As voters head to the polls to decide the UK’s political future, Jeremy Corbyn is on the road to promote Labour’s policies in a last-ditch attempt to convince voters to back his party.
To some, Labour’s manifesto is an ambitious attempt to forge a fairer society, with promises of public spending increases and the renationalisation of numerous utilities. But to others it is a costly, unrealistic throwback to the economic calamities of the 1970s that will stifle growth and cause further Brexit confusion.
So what exactly are Labour’s policies? Here’s a brief look:
Subscribe to The Week
Escape your echo chamber. Get the facts behind the news, plus analysis from multiple perspectives.
Labour plans to renegotiate a “sensible” Brexit deal with the EU within three months of being elected into government. This deal would include “a new customs union, a close single market relationship, and guarantees of rights and protections”, says the official Labour website.
The party would then hold a legally binding referendum offering the deal versus remaining in the EU - and all UK residents would be granted full voting rights.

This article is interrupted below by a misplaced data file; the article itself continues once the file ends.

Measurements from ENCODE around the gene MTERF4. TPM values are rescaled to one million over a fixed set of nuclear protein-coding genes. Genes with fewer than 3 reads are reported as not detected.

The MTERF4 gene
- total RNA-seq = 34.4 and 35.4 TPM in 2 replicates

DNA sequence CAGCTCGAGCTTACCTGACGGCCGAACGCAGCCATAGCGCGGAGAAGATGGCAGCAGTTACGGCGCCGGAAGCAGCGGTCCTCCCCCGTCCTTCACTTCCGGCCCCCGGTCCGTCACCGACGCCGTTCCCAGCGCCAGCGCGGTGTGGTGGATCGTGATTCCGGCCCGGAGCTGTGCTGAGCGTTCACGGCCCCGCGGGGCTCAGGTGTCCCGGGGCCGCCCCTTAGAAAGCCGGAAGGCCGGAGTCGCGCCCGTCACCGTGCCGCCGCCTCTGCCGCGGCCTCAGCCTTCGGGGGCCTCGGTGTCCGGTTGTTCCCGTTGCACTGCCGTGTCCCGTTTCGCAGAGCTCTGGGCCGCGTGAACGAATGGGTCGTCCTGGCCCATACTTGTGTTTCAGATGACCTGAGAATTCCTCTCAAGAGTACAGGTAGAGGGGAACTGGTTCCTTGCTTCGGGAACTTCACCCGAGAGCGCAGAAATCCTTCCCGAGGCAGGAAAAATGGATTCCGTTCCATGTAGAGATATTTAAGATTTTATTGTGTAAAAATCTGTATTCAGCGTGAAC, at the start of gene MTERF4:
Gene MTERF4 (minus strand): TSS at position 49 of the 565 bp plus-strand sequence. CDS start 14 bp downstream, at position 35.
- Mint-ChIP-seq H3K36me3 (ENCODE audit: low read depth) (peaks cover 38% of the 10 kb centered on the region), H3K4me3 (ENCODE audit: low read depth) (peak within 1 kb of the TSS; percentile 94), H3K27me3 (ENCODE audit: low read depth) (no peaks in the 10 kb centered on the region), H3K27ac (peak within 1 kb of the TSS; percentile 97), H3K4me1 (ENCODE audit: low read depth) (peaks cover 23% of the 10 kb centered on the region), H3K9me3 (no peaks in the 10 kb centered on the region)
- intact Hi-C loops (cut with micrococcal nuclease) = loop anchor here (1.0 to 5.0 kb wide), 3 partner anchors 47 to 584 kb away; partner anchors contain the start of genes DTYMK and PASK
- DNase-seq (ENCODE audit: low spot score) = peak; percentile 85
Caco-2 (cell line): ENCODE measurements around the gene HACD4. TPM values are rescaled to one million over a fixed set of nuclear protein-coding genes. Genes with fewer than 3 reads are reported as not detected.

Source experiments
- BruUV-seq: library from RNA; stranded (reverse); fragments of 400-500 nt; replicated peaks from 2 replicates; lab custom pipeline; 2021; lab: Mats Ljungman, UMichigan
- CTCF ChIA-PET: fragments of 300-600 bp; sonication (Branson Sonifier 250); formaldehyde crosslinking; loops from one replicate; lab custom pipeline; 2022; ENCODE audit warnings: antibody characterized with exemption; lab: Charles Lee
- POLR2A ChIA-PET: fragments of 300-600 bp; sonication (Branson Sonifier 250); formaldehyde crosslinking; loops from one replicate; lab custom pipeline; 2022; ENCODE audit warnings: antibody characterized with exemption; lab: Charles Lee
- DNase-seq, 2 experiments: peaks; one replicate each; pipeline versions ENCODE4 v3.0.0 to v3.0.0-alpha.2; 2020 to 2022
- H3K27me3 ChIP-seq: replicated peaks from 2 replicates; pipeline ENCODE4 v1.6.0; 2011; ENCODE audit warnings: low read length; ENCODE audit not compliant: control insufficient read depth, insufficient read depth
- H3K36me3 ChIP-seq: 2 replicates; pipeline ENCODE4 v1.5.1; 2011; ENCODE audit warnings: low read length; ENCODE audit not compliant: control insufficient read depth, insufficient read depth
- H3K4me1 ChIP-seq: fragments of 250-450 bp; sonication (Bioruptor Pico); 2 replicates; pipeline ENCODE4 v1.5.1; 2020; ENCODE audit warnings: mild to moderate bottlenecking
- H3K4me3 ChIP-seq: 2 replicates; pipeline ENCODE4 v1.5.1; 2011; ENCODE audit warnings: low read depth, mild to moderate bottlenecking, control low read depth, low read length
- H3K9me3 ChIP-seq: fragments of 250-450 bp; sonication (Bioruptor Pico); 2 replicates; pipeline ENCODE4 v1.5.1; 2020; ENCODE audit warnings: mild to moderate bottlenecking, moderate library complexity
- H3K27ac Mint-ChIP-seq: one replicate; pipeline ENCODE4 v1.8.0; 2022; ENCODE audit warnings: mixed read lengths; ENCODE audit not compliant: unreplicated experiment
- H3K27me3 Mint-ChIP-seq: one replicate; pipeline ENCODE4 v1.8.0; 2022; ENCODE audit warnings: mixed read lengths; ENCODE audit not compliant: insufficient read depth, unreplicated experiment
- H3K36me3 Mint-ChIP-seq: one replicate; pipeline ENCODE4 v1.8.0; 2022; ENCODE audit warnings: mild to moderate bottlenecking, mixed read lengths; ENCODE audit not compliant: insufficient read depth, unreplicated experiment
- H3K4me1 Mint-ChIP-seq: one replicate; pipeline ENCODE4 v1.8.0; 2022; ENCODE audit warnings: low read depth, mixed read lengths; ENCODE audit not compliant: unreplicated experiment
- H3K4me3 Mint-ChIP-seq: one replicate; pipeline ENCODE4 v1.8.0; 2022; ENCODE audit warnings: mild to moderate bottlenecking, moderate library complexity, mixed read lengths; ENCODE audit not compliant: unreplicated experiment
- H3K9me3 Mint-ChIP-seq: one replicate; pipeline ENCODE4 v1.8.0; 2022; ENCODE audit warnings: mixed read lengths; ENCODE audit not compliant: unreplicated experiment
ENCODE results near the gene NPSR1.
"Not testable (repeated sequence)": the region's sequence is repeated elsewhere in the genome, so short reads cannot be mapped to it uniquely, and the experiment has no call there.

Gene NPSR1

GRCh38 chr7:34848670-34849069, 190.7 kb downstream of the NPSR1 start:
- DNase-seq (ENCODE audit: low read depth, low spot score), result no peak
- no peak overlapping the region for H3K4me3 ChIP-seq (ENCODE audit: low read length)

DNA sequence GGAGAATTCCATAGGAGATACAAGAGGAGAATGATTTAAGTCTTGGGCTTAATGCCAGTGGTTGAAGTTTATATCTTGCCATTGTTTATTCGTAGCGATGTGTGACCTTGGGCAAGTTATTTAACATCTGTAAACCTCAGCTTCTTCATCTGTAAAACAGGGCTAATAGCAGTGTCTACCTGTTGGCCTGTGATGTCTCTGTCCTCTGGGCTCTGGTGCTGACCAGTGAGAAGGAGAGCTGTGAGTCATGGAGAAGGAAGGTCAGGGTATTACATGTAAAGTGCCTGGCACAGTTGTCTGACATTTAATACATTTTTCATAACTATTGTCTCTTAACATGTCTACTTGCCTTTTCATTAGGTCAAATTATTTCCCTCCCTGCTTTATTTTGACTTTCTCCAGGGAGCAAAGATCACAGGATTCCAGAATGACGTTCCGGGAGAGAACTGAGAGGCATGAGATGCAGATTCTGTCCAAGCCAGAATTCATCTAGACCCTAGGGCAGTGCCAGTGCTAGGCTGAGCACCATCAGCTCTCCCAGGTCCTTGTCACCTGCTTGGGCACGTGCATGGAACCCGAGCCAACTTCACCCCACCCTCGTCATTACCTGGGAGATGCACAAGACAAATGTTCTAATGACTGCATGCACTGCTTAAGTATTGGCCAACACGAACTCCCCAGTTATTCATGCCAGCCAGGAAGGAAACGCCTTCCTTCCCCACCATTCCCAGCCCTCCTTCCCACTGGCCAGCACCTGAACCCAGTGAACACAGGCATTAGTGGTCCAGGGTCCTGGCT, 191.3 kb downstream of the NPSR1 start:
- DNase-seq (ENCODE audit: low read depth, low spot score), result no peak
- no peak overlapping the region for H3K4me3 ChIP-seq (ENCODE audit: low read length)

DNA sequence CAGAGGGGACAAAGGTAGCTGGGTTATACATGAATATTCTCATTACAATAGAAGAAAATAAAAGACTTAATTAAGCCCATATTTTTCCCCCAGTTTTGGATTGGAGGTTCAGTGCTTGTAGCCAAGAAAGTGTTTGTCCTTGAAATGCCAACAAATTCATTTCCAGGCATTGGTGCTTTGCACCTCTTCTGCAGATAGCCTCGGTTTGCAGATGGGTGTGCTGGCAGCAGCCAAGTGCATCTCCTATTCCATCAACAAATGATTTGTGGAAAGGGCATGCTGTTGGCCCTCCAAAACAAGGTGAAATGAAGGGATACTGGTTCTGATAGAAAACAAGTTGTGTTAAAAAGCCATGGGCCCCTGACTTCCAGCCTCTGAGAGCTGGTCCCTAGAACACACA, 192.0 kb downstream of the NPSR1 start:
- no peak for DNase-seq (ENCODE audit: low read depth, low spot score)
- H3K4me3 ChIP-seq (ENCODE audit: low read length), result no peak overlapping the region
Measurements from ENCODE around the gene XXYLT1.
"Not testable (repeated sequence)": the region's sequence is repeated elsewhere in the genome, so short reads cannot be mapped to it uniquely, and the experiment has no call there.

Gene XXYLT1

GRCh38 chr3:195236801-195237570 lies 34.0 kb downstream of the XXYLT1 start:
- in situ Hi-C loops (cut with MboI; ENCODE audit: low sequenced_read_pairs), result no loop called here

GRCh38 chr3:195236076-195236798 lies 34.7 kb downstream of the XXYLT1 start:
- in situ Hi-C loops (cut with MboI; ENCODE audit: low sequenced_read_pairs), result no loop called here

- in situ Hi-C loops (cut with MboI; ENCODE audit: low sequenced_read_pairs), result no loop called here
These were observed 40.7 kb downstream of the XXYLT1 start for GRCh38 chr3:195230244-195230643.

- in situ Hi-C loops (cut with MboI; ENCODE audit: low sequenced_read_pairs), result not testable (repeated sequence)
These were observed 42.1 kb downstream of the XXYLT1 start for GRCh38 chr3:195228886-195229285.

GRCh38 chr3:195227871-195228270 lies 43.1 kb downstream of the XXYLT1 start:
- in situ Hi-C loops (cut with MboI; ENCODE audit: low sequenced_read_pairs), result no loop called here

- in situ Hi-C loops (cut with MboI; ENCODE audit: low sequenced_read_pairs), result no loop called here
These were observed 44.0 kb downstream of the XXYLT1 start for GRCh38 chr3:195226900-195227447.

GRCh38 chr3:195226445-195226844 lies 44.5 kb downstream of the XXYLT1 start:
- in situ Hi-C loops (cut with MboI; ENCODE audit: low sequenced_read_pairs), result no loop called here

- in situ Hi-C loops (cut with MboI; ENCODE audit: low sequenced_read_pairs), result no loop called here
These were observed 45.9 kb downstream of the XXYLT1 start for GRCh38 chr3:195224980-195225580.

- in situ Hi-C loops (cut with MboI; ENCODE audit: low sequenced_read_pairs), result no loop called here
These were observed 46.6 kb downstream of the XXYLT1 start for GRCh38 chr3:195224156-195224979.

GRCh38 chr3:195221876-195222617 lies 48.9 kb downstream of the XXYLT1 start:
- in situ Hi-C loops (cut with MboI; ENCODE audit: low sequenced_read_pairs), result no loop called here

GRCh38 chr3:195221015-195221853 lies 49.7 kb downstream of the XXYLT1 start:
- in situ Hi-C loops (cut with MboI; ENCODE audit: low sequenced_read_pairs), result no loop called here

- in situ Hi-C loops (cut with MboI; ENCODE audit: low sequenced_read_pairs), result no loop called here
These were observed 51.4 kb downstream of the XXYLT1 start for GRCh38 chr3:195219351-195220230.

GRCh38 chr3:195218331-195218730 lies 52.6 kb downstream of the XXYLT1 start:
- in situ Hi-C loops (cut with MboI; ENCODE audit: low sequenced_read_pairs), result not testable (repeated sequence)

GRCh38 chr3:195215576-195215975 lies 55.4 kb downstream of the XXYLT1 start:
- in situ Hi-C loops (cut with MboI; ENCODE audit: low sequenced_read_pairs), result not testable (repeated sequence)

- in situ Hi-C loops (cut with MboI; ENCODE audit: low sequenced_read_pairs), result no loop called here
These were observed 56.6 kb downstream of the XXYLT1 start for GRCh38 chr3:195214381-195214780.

Labour has not yet said which side it would back in a second referendum, which as commentators have pointed out, could mean the party ends up campaigning against a deal that it has negotiated.
The Labour manifesto promises to establish a “humane immigration system”. Legal aid would be restored for immigration cases, and the deportation of family members of people entitled to remain in the UK would cease.
The party plans to introduce a work visa system that fills skills labour shortages, and to ditch net migration targets.
If the UK leaves the EU, freedom of movement would be subject to negotiation but Labour would seek to “protect” the right.
The party would also offer asylum to refugees from war, environmental catastrophes, famine and persecution, and establish “safe and legal” routes for asylum seekers to reach the UK from Calais.
Labour has pledged to increase expenditure across the health sector by an annual average of 4.3% - boosting NHS budgets by about £7bn a year.
The party has also pledged to increase social care budgets by £10.8bn a year in order to provide free personal care for all over-65s.
Prescriptions would be free for all citizens, bringing England in line with Wales, Scotland and Northern Ireland.
In England, the NHS currently charges £9 per item, and earned £575m from these fees in 2017-18. However, more than 80% of prescriptions are already free as a result of exemptions for people including those on low-income, people with certain long-term illnesses, pregnant women, children, and the over-60s, says the BBC.
Labour would introduce 12 tax changes to raise an additional annual total of £82bn.